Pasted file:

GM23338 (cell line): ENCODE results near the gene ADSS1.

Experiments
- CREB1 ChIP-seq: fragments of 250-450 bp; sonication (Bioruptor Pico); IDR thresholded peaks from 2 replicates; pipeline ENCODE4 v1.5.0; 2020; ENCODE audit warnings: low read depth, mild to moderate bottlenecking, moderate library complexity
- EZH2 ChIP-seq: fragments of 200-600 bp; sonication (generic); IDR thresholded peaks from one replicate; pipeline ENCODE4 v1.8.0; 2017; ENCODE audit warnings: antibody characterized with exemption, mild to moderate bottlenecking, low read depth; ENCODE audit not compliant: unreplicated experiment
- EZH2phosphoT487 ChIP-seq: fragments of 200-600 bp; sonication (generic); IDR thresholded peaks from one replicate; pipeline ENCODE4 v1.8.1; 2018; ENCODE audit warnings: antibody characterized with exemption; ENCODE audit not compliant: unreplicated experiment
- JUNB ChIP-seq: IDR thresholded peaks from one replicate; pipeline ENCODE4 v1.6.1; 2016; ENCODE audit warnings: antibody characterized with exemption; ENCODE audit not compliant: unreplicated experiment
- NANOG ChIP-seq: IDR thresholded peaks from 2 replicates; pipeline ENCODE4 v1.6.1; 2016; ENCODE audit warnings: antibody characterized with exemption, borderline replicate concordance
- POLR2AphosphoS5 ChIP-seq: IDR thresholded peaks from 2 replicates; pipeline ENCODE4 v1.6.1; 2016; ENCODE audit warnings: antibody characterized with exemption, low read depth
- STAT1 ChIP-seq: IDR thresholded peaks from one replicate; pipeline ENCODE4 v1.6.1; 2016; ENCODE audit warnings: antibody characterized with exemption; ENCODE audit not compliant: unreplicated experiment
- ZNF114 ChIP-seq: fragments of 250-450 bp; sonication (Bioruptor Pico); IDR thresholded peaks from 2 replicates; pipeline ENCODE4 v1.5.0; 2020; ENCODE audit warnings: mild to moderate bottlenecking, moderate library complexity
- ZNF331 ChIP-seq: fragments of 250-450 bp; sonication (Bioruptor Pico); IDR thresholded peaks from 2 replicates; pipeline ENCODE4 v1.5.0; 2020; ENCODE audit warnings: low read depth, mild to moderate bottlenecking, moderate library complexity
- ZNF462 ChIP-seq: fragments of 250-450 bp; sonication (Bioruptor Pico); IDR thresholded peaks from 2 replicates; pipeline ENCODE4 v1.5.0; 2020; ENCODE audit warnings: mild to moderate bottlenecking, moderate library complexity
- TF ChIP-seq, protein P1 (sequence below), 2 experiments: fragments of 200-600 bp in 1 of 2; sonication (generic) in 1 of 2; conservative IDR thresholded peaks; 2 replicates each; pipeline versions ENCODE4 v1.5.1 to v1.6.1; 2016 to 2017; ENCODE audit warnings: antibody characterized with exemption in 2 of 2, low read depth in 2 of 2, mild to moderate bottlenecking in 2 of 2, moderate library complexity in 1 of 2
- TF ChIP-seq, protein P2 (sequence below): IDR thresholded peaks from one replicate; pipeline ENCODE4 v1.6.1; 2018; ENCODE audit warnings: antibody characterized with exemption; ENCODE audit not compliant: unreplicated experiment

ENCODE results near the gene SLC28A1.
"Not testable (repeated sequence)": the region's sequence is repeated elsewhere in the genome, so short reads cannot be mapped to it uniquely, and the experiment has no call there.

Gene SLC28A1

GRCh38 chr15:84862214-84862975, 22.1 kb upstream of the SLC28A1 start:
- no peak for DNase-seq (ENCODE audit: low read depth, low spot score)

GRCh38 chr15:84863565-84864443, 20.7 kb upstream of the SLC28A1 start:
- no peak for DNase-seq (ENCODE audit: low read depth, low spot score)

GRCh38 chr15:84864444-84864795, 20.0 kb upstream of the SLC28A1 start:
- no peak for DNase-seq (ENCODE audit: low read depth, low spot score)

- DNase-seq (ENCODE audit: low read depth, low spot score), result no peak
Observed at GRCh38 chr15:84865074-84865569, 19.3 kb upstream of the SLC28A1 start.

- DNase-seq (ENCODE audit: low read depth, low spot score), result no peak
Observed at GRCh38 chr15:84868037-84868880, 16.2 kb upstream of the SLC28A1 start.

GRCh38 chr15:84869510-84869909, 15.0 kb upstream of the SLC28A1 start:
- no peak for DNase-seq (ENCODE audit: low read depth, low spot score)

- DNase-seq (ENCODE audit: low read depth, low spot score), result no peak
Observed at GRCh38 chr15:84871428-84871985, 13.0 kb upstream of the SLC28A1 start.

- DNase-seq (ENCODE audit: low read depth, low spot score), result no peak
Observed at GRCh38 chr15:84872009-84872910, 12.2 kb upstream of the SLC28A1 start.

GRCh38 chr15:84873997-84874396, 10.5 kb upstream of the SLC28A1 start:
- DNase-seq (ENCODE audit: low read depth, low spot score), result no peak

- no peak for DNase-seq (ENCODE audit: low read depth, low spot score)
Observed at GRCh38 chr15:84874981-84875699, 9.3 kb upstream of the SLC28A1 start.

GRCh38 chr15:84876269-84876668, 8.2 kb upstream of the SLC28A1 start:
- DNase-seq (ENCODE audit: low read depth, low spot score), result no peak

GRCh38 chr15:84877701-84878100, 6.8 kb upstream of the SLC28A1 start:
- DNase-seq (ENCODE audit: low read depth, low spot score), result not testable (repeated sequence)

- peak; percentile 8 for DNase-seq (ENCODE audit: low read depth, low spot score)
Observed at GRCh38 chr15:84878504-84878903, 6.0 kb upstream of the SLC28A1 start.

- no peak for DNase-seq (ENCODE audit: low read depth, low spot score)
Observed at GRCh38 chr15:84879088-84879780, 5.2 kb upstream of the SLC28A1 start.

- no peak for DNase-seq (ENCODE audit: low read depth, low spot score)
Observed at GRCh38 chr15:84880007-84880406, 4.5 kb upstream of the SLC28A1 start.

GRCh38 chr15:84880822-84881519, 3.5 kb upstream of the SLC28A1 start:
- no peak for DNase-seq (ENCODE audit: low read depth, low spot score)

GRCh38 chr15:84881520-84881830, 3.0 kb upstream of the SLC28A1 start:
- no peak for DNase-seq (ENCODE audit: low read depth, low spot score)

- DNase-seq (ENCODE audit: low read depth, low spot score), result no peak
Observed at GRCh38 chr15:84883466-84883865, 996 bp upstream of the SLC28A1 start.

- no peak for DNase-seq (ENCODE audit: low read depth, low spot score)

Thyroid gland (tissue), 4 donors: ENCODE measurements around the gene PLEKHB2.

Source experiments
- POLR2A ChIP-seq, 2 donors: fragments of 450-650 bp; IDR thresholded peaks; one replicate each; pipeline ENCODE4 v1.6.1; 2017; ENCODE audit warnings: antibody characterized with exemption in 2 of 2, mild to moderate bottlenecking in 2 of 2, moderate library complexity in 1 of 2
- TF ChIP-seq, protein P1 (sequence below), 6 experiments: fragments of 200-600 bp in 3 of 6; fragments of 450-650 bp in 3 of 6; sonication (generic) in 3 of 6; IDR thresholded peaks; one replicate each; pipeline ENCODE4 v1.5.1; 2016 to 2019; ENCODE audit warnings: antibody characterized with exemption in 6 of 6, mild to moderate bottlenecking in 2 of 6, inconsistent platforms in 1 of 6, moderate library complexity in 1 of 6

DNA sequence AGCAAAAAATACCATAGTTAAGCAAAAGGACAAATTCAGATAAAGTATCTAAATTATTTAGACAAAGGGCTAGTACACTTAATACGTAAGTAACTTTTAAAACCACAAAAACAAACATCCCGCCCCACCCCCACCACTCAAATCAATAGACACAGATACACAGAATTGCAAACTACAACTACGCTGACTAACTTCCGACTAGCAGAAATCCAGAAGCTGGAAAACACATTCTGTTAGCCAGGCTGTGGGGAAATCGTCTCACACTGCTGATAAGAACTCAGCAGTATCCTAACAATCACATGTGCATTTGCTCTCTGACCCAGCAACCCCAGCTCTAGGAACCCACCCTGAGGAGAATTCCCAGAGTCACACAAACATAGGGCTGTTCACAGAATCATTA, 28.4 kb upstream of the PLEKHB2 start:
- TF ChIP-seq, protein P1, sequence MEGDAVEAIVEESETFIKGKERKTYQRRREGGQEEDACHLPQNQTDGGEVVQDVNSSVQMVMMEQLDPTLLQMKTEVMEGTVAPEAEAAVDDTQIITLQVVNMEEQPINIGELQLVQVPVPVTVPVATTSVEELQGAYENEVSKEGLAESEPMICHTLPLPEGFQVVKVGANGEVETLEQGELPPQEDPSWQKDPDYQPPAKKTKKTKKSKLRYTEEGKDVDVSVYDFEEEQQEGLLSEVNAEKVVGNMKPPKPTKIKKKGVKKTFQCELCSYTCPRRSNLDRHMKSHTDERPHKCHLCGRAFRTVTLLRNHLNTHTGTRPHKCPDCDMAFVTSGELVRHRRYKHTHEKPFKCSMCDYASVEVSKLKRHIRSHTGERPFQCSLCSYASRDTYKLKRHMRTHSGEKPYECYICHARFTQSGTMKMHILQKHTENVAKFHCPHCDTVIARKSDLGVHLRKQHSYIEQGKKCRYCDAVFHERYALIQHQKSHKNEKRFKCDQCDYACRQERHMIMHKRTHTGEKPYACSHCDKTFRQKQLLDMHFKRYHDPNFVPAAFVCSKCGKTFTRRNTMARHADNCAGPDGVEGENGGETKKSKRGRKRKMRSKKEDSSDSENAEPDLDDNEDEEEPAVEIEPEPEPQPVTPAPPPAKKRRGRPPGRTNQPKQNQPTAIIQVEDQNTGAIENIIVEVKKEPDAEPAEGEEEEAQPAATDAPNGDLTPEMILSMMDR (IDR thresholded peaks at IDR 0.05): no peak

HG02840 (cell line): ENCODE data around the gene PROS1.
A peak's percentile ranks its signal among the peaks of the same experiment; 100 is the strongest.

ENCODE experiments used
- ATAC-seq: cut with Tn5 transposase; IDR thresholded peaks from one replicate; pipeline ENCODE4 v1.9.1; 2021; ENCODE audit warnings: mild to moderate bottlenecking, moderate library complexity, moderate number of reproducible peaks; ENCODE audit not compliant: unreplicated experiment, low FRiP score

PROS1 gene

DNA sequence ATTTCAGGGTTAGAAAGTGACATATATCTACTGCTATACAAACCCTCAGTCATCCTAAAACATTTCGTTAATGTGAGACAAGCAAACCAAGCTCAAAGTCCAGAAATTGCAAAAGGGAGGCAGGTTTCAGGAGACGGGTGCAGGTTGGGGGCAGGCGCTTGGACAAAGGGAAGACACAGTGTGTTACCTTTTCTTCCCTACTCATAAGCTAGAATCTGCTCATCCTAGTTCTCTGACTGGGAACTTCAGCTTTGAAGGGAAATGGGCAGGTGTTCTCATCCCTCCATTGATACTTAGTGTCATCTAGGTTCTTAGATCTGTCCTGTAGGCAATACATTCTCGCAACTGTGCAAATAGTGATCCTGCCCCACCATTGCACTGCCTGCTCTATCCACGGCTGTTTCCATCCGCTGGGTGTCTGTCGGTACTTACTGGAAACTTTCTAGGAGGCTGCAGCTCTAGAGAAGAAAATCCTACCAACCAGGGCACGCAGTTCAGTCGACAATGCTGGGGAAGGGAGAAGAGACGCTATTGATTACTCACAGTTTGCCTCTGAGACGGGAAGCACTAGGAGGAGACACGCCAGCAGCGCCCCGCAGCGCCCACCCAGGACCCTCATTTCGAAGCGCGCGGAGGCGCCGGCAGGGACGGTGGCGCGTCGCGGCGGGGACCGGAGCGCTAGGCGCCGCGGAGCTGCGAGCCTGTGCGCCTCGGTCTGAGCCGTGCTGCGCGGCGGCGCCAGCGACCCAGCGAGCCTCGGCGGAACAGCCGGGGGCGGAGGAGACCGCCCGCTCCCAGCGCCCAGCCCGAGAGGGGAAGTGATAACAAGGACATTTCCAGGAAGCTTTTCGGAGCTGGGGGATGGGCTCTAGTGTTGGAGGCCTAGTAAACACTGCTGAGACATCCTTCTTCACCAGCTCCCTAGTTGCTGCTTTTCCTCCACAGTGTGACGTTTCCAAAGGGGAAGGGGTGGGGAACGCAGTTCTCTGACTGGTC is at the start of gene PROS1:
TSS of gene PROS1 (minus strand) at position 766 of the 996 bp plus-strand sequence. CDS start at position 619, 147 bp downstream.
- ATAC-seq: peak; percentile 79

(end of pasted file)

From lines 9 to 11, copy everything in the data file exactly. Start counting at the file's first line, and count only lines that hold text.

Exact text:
- STAT1 ChIP-seq: IDR thresholded peaks from one replicate; pipeline ENCODE4 v1.6.1; 2016; ENCODE audit warnings: antibody characterized with exemption; ENCODE audit not compliant: unreplicated experiment
- ZNF114 ChIP-seq: fragments of 250-450 bp; sonication (Bioruptor Pico); IDR thresholded peaks from 2 replicates; pipeline ENCODE4 v1.5.0; 2020; ENCODE audit warnings: mild to moderate bottlenecking, moderate library complexity
- ZNF331 ChIP-seq: fragments of 250-450 bp; sonication (Bioruptor Pico); IDR thresholded peaks from 2 replicates; pipeline ENCODE4 v1.5.0; 2020; ENCODE audit warnings: low read depth, mild to moderate bottlenecking, moderate library complexity